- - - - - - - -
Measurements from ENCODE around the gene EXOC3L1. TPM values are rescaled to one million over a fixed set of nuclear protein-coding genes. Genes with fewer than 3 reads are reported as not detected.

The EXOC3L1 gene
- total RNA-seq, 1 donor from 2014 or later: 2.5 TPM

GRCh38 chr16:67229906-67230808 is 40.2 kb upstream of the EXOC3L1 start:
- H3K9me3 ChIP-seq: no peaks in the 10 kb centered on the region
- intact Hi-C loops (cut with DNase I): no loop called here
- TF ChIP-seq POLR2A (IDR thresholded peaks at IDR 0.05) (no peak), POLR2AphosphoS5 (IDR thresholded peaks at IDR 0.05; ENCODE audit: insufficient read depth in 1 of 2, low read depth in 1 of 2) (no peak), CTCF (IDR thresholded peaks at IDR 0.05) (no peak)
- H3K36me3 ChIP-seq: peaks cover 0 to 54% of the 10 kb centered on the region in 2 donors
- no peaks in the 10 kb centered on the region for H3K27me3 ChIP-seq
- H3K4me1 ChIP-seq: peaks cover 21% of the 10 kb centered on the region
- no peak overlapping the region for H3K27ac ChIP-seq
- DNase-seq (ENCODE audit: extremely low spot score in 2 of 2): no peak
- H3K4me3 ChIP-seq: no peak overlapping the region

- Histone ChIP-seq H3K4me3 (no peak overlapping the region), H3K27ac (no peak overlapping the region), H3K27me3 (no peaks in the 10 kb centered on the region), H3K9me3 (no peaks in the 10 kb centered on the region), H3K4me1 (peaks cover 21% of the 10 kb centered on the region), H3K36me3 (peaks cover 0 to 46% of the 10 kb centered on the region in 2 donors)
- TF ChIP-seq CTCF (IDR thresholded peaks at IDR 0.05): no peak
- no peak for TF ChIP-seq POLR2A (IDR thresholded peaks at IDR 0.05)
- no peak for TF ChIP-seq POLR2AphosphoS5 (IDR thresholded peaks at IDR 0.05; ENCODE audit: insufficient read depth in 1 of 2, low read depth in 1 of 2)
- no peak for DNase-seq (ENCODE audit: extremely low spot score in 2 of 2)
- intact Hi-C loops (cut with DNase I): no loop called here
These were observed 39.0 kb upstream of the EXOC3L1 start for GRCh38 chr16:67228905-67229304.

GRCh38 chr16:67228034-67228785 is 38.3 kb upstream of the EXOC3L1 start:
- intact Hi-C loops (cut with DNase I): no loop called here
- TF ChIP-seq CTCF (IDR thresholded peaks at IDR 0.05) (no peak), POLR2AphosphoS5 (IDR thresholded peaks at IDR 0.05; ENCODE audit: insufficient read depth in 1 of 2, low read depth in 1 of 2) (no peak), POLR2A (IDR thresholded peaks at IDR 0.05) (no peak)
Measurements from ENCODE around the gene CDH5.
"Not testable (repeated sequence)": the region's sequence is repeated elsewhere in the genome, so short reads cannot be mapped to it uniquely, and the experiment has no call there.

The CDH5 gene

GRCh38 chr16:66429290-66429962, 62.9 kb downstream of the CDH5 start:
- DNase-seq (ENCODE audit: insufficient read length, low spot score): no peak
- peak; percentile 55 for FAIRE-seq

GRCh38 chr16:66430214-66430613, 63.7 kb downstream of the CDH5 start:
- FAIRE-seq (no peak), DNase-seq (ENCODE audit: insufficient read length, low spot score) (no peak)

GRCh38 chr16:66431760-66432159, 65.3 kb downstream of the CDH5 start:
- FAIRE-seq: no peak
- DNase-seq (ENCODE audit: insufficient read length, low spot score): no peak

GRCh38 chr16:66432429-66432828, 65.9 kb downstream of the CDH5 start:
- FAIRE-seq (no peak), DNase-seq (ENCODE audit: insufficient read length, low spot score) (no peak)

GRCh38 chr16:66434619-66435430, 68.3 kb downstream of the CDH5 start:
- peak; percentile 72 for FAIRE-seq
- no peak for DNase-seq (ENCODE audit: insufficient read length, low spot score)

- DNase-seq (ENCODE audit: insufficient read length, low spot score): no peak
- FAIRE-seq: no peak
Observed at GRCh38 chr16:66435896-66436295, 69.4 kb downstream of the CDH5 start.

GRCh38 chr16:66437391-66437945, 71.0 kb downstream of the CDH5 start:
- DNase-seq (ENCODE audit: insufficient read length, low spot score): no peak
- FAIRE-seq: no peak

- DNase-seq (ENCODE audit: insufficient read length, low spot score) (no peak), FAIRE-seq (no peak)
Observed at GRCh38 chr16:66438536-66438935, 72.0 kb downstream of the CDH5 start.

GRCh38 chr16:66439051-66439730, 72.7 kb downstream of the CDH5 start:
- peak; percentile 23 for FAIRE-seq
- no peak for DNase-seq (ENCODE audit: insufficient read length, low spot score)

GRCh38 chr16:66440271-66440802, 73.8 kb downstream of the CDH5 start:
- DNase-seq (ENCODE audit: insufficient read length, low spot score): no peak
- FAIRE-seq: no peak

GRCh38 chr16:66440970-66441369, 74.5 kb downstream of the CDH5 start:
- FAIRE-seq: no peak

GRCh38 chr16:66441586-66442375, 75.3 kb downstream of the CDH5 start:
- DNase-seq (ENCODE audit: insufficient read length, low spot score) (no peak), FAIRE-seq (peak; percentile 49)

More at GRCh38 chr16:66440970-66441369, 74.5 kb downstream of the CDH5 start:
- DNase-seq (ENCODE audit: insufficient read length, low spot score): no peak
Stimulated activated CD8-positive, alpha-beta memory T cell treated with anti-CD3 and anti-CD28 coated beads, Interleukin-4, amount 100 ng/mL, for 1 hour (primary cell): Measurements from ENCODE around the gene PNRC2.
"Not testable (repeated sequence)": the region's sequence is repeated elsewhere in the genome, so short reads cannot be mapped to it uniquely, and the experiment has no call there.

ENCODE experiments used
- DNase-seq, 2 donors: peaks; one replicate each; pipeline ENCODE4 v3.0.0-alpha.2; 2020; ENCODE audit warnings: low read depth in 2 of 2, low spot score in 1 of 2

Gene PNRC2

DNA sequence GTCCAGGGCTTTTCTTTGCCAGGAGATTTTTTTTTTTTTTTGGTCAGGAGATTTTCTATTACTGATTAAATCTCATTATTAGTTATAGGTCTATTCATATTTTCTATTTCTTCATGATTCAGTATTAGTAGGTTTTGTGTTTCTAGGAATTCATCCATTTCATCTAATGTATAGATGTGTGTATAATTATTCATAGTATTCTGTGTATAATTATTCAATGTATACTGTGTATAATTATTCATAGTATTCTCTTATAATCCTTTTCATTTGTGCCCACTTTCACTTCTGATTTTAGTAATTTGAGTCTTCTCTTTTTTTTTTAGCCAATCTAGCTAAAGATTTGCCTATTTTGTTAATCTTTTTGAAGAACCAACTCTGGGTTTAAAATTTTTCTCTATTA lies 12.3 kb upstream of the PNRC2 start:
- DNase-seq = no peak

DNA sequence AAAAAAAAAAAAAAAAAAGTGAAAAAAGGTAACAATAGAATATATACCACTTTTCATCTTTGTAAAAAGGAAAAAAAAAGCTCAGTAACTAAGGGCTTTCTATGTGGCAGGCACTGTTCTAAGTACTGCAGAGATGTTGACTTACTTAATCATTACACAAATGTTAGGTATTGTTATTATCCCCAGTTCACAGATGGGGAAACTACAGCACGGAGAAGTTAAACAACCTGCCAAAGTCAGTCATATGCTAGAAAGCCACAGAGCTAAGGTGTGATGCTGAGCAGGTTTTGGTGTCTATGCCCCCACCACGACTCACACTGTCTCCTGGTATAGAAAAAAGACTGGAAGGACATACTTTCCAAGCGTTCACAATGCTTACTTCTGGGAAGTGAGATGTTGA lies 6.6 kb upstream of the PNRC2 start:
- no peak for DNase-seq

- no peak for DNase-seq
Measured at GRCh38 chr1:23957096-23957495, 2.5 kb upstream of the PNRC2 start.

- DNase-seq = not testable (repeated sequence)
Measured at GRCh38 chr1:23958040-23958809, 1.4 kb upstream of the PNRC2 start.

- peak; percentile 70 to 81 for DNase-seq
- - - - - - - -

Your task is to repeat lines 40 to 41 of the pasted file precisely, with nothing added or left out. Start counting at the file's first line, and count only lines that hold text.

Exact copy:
- DNase-seq (ENCODE audit: insufficient read length, low spot score): no peak
- FAIRE-seq: no peak